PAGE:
OPINION11 August 2017

Learning from Dr Smelser

Data analytics Opinion Technology Trends

People are increasingly uncomfortable with the ‘interregatory environment’ of viewing facilities, says Jim Longo, who believes new technology can help recapture the art of conversation. 

Interrogation room crop

You’ve probably never heard of Dr. Paul "Doc" Smelser.

Doc Smelser, from the early 1920s to 1959, developed and ran what was to become the scientific method at the core of the market research department at Procter & Gamble. He is credited as having created a disruptive and beneficial methodology for achieving the mandate of a maverick who went on to lead this consumer products giant, Neil McElroy.

McElroy had a singular mantra: "Find out what the consumers want and give it to them." It is a fascinating case study on brand management, chronicled extensively in American Business, 1920-2000: How it worked- P&G Changing the Face of Consumer Marketing, by Thomas K. McCraw.

Doc Smelser is described as feisty and cerebral, challenging senior execs on the knowledge base on which they made marketing and brand management decisions. One of the innovations for which he is named as the instigator, was the door-to-door interview.

Smelser hired battalions of articulate young women, and eventually men, to go house-to-house engaging in conversations with consumers about their daily lives.

McCraw describes it like this: “Doc’s interviewers infiltrated neighbourhoods all over the country, going from house to house armed with an imposing array of questions: about laundry, cooking, dishwashing, and every other activity for which P&G marketed a product or was thinking of introducing one.

"Female interviewers were instructed to wear a conservative dress, high heels, gloves, and a hat. As they knocked on doors and talked with consumers, they were to carry no lists, forms, or writing materials. The visits could then seem more casual, even though all conversations were designed to extract copious and specific data.

"Interviewers were expected to have total recall, and often would hurry back to their cars to record what they had learned. During Doc’s 34 years with P&G, a total of 3,000 women and a fair number of men worked as field researchers.”

Conversations. How elegantly simple.

Eventually telephone surveys and focus groups became the proxy for face-to-face, eclipsing door to door as a less costly data collection method of choice, at P&G and elsewhere. In a world where brands sell their products globally, ‘door-to-door’ and even other forms of traditional qual are impossible to scale, in real time, to keep pace with the speed at which decisions need to be made. We neither have the time nor the money for our brand teams or our moderators to travel in the attempt to meet with consumers.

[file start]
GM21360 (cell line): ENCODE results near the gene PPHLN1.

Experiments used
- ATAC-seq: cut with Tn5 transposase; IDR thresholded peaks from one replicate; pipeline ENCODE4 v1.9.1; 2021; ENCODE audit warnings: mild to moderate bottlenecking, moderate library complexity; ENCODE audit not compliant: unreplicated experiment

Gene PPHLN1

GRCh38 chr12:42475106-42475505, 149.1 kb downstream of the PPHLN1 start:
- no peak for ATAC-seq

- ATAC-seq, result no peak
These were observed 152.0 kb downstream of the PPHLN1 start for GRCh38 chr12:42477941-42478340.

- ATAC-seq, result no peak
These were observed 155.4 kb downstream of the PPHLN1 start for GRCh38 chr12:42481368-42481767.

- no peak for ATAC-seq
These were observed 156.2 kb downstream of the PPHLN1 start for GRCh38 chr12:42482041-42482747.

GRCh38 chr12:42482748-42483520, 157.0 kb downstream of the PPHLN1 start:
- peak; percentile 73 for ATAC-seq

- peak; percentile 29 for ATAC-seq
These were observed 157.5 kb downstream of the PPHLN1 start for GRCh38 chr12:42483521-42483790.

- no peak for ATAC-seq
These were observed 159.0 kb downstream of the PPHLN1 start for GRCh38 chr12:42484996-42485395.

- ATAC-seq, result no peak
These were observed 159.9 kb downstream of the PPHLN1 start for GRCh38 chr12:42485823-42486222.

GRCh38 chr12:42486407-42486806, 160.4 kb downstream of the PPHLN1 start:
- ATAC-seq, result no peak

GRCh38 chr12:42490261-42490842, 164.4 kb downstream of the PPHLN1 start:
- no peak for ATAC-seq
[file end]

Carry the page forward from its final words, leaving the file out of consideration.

But to this day, the urgent need in brand management is still the same: secure the candid, specific, nuanced insight about what consumers really want in their daily lives, so that every product innovation is aimed directly at the target of providing it! In a globally connected world, technology has enabled many amazing ways to collect and analyse data about what consumers buy.

The ‘whats’ reside in the data silos of point of sale: customer service, what consumers say on social media, what they click on online, and even how they respond to direct questioning via online quant research.

We can project, theoretically, in statistically significant ways, and do predictive modelling to try to guide brand management decisions. But we are still on the quest for full-picture, which can only be realised if we understand the ‘whys'.

When consumer connection and engagement is dismissed as too expensive, not scale-able or not agile enough for the lightning speed of business today, we risk losing the nuance of insight that can only be gained with the connection of a conversation. Until now.

In our daily lives, we consumers access each other using the medium of video through tools like Skype and FaceTime. We are familiar with it, we trust it, we are candid with what we share with family and friends while using it. We make time to engage in conversations, all over the world… through connections formed online.

What we are increasingly less comfortable with is the interrogatory environment of a room with a glass wall. We don’t have time for it, it feels intrusive, we wonder who is behind the glass mirror. We find ourselves on guard rather than opening up and being candid in what we share.

What would Doc Smelser say if he was guiding a brand today? He would say: use these new tools to engage in conversations. Train the articulate, thoughtful ambassadors to ask the right questions, and be sure that there is a method for capturing all the specific data the answers yield.

Create the platforms and repeatable processes that can enable empathy, across the organisation. Do it because it will enable better business decisions, get you to market faster, with products that consumers will want and buy, again and again. 

Jim Longo is co-founder and vice-president of research solutions at Discuss.io